An electron micrograph of human lingual nerve damaged during third molar removal, showing axonal exposure (arrowheads) and apposition (arrows) of unmyelinated nerve fibres.

Reducing injury-induced pain

At present, little can be offered to patients who develop the persistent painful condition of dysaesthesia after nerve injury, and understanding the aetiology of this disorder remains one of our key objectives.

We have undertaken a series of investigations on specimens of human lingual nerve tissue (obtained at the time of nerve repair) in an attempt to identify characteristics that are unique to those patients who have developed pain. This has shown that neuropeptides accumulate at the injury site and we think that this may be associated with the development of spontaneous activity and mechanical sensitivity in some damaged axons. Modifying the action of these neuropeptides could provide a pharmacological approach to treatment.

Ultrastructural studies on this human tissue have shown that both myelinated and unmyelinated fibres are smaller than normal and there is a significantly higher incidence of both axonal exposure and axonal apposition. These ultrastructural changes may account for some of the altered behaviour of the damaged nerve fibres, possibly leading to the development of pain.

In other studies we have found changes in other regulators of neuronal excitability, such as nitric oxide and specific sodium channel subtypes. These changes may also contribute to the development of abnormal activity from the damaged nerve fibres.

In pharmacological studies we have found that the application of corticosteroids to an injury site could decrease the pain evoked by mechanical stimulation of the damaged nerve fibres, and carbamazepine could reduce the spontaneous pain. We are undertaking clinical trials on the use of potential agents for the treatment of dysaesthesia.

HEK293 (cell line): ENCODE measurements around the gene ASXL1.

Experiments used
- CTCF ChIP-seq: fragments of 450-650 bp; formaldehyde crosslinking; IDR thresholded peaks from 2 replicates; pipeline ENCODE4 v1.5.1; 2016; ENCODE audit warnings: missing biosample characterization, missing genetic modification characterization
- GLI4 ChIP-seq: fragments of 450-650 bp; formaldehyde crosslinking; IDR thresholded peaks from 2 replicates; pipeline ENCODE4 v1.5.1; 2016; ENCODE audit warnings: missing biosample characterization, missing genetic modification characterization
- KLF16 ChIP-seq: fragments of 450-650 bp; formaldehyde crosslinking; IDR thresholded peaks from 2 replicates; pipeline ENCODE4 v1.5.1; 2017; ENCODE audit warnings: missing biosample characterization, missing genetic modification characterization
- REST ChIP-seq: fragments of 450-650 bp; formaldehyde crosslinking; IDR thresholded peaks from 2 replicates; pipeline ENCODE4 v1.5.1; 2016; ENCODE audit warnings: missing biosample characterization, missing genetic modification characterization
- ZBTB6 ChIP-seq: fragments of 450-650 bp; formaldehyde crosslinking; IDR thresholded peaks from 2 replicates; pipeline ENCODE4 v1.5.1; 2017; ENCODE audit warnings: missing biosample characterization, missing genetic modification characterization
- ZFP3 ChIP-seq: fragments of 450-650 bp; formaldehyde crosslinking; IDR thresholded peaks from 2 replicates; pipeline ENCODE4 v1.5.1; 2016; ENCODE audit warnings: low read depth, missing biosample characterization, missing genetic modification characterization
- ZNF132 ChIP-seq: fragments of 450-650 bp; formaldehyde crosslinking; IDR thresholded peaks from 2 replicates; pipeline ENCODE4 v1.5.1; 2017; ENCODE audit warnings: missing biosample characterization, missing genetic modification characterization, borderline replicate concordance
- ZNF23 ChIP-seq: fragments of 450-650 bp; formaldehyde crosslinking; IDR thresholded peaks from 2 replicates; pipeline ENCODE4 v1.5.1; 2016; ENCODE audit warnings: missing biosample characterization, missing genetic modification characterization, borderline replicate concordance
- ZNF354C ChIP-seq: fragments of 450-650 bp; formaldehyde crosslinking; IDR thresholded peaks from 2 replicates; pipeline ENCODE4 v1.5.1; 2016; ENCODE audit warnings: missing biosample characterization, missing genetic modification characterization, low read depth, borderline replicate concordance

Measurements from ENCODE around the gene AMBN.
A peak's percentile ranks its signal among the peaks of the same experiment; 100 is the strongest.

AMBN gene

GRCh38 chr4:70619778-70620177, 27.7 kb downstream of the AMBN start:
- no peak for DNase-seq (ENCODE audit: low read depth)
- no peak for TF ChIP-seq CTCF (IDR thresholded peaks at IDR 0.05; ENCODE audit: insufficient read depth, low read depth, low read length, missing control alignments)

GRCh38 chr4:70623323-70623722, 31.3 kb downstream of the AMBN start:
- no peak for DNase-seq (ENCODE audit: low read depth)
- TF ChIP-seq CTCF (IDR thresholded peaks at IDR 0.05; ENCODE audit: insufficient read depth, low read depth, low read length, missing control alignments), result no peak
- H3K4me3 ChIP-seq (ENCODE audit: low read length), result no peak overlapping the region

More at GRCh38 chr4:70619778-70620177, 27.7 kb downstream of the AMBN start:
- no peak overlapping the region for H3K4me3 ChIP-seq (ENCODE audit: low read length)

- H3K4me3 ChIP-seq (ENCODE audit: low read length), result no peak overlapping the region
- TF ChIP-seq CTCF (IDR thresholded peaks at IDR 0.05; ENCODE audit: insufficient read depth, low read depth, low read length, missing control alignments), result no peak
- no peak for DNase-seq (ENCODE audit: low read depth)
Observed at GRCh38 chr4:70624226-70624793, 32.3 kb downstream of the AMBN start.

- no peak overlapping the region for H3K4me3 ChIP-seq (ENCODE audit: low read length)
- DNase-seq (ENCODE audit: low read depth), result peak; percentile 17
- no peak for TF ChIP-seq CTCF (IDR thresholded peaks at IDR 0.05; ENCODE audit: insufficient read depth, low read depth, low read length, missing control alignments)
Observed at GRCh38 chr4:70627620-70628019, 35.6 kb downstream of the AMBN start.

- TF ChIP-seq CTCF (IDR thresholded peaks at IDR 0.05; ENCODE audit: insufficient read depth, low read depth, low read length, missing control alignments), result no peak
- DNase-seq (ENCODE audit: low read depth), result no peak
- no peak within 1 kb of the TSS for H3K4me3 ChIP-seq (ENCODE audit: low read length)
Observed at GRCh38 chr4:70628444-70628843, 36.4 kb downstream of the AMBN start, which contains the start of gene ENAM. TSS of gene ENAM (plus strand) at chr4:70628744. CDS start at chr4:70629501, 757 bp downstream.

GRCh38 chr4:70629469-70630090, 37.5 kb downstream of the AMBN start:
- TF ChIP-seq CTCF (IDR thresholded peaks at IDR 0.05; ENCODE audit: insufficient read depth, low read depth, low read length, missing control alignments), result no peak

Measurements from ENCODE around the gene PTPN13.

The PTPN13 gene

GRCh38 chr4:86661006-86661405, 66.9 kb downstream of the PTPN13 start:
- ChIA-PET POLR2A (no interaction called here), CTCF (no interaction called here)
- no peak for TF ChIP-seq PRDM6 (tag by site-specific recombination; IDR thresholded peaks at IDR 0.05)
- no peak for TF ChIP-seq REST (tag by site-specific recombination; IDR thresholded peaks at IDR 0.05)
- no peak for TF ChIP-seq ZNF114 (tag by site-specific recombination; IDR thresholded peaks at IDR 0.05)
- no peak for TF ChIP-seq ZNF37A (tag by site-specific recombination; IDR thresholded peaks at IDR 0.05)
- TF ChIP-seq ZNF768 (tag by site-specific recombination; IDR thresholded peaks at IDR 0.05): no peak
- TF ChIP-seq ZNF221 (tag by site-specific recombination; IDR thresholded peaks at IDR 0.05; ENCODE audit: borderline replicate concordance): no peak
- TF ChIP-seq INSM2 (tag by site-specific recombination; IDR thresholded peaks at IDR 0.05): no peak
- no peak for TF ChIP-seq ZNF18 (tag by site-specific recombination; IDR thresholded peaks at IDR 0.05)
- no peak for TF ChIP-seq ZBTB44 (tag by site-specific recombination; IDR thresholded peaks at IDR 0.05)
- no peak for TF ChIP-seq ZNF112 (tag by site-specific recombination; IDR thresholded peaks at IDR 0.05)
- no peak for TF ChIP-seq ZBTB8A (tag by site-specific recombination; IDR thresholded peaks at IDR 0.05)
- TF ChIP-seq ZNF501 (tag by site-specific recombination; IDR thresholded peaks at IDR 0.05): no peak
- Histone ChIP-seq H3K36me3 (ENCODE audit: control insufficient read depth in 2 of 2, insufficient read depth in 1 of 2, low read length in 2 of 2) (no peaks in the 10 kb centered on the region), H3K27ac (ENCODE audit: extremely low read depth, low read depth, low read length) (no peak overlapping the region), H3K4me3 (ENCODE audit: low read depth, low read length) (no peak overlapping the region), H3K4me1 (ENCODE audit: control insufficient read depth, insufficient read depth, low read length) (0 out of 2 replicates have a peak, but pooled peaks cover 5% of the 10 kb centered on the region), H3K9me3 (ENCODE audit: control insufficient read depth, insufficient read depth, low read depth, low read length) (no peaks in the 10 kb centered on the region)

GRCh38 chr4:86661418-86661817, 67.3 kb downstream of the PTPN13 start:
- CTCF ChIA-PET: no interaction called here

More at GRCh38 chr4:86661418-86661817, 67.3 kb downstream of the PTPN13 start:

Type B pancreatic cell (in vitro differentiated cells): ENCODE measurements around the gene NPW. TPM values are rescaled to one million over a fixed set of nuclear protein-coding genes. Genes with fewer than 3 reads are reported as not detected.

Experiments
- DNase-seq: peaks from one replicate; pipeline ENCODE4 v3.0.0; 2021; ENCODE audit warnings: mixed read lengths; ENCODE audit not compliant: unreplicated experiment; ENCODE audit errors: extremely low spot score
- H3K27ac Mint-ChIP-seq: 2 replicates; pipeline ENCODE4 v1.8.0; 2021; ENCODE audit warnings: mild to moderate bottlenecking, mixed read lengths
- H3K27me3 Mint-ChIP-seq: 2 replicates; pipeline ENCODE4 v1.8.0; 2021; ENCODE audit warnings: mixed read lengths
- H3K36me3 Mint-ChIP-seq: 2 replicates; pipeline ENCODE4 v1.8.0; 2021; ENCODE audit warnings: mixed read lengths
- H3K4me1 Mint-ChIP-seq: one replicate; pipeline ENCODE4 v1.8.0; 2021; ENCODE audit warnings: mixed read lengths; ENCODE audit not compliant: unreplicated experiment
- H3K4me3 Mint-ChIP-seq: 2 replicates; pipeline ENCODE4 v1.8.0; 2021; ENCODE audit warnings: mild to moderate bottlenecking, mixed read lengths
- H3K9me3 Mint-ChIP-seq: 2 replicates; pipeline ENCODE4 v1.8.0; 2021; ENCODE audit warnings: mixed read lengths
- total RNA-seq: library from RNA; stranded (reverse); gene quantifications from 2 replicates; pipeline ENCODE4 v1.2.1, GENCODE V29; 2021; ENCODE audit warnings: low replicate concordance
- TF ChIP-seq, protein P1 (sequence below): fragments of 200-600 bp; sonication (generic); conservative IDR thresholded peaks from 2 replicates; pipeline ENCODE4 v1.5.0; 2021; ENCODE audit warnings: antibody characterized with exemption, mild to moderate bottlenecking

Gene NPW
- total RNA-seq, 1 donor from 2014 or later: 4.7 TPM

Light micrograph


A light micrograph of human lingual nerve damaged during third molar removal, showing accumulation of sodium channel Na<sub>v</sub>1.7 within the damaged nerve fibres.

Funding

This area of research has been funded by grants from:

  • MRC
  • BBSRC
  • Wellcome Trust
  • Action Medical Research
  • Sir Jules Thorne Charitable Trust
  • GlaxoSmithKline
  • Pfizer

Key Staff

Names link through to personal profiles where available.

Key recent publications

Current management of damage to the inferior alveolar and lingual nerves as a result of removal of third molars. P P Robinson, A R Loescher, J M Yates and K G Smith. British Journal of Oral & Maxillofacial Surgery, 42; 285-292, 2004.

Peripheral mechanisms for the initiation of pain following trigeminal nerve injuries. P P Robinson, F M Boissonade, A R Loescher, K G Smith, J M Yates, et al J Orofacial Pain, 18; 287-292, 2004.

Close apposition and exposure of non-myelinated axons in traumatic neuromas of the human lingual nerve. A R Vora, A R Loescher, F M Boissonade & P P Robinson. J Peripheral Nervous System, 9; 200-208, 2004.

Ultrastructural characteristics of axons in traumatic neuromas of the human lingual nerve. A R Vora, A R Loescher, F M Boissonade & P P Robinson. J Orofacial Pain, 19; 22-33, 2005.

Nav1.7 sodium channel expression in human lingual nerve neuromas. E V Bird, F M Boissonade, P P Robinson. Archives of Oral Biology, 2007.

Inflammatory cell accumulation in traumatic neuromas of the human lingual nerve. A R Vora, S Bodell, K G Smith, A R Loescher, P P Robinson & F M Boissonade . Archives of Oral Biology, 52; 74-82, 2007.

Vanilloid receptor 1 (TRPV1) expression in human lingual nerve neuromas from patients with or without symptoms of burning pain. J E Biggs, J M Yates, A R Loescher, N M Clayton, F M Boissonade, P P Robinson. Brain Research, 1127; 59-65, 2007.